• Mandate that all Assembly bills are approved by a standing committee other than the Committee on Rules, guaranteeing the participation of committees in the legislative process.

The Committee on Rules is not the only one to keep legislation from consideration by other committees with jurisdiction over the issue at hand. The Assembly rules allow the chair of the Ways and Means Committee to request bills outside its jurisdiction with the approval of the Speaker. While the rules do not grant the Codes Committee the same authority, anecdotal evidence suggests that irrelevant bills are also frequently referred to the Codes Committee – so frequently, in fact, that the joke inside the Assembly is that “Codes is where bills go to die.” These committees can hold up bills with no fiscal implications or a lack of sanction or penalty for months, preventing consideration by committees with legitimate jurisdiction.

  • Extend the time period for unlimited bill introduction from early March to the first Tuesday in May, allowing Assembly members more time to draft and submit legislation important to their constituents.

Insufficient time to draft legislation may not be the problem – in 2008, the legislature introduced more than 18,000 bills, most of which never made it to a committee vote. Given that 45% of major legislation passed the Assembly in the final 3 days of the 2007 session, up from 25.5% in 2001, it is not clear that this reform is an improvement with respect to allowing members ample opportunity to consider each piece of major legislation.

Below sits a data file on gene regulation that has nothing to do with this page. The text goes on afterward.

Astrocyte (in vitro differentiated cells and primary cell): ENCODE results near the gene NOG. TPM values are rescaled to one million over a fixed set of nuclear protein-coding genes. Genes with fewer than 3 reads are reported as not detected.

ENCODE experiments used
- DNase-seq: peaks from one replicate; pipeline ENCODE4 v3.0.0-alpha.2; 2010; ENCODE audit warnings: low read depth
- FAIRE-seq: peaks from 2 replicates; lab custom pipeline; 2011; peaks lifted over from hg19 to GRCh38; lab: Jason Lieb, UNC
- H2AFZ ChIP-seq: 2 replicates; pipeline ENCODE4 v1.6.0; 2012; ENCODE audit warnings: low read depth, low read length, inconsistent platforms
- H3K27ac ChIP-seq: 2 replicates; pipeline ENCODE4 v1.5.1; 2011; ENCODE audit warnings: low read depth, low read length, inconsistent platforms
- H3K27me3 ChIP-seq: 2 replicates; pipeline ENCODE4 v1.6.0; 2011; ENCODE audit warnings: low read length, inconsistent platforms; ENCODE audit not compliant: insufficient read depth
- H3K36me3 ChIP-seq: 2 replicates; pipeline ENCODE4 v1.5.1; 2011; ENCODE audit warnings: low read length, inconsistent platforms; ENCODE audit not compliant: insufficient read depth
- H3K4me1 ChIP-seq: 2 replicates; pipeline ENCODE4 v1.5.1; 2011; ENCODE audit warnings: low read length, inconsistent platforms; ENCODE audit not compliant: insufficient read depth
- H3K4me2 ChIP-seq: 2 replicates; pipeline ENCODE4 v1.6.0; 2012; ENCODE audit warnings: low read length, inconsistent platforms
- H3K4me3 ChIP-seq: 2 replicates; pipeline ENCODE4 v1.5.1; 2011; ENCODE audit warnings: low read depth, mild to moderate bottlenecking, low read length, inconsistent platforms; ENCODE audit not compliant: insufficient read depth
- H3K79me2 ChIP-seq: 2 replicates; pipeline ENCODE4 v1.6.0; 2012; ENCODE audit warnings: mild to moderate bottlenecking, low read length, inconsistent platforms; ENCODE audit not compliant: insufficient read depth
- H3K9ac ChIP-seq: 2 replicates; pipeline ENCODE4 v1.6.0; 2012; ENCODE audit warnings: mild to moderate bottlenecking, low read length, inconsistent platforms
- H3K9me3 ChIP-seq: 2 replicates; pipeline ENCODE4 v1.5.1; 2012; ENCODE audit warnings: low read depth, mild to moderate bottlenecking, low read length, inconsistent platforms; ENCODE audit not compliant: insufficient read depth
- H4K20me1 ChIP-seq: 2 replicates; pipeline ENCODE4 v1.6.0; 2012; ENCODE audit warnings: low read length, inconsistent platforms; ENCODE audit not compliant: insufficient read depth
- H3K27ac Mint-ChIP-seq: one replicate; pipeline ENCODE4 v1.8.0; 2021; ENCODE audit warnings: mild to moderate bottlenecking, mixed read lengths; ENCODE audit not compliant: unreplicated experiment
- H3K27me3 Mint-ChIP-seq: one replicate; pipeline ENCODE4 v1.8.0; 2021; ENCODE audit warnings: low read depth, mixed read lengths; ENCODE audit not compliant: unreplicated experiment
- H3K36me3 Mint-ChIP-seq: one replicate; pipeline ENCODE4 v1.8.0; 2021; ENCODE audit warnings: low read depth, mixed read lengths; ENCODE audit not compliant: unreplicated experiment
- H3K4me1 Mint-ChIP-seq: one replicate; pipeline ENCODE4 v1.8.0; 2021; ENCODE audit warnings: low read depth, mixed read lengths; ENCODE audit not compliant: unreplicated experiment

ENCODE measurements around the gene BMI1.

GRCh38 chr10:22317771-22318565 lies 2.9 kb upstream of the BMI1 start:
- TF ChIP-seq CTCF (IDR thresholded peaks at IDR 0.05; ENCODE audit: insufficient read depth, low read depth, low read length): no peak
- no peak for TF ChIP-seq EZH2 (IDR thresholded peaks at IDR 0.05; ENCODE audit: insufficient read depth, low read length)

• Ease the Motion to Discharge process by extending the period during which this process may be utilized.

Given that not a single motion to discharge successfully passed in 2006, 2007, or 2008, it is clear that this reform, while a step in the right direction, is insufficient. Motions to discharge should be allowed within 20 days of the date of referral, or within two committee meetings.

The Brennan Center’s report is wrong to dismiss and not include in its analysis bills that have been vetoed as well as the Assembly’s passage of major legislation that is not subsequently taken up by the Senate - bills that often set the stage for eventual enactment of critical legislation to protect New Yorkers.

While we have no reason to believe that an analysis of bills that pass in a single house and fail to become law would differ from our current analysis of major bills enacted into law, questions about the process for passing bills in one chamber are beside the point. As our ally Susan Lerner of Common Cause/NY said yesterday, "We elect our legislators to come up with laws, not bills."

The Brennan Center analyzes major bills enacted into law because this legislation affects the lives of New Yorkers.
The Brennan Center’s argument is that a poor legislative process results in poor laws, which is harmful to New York and New Yorkers.

In June 2007, the Assembly passed legislation to ensure marriage equality in New York state - a vote that received support on both sides of the aisle. At the end of the last legislative session, the Assembly also passed legislation on the very issue for which the Brennan Center is a registered lobbyist - Campaign Finance Reform. Until now, the Senate has not acted on this legislation, but it is our hope and belief that these bills will find support in the new Senate and eventually be enacted into law. That is the legislative process and it is mystifying that the Brennan Center would diminish it.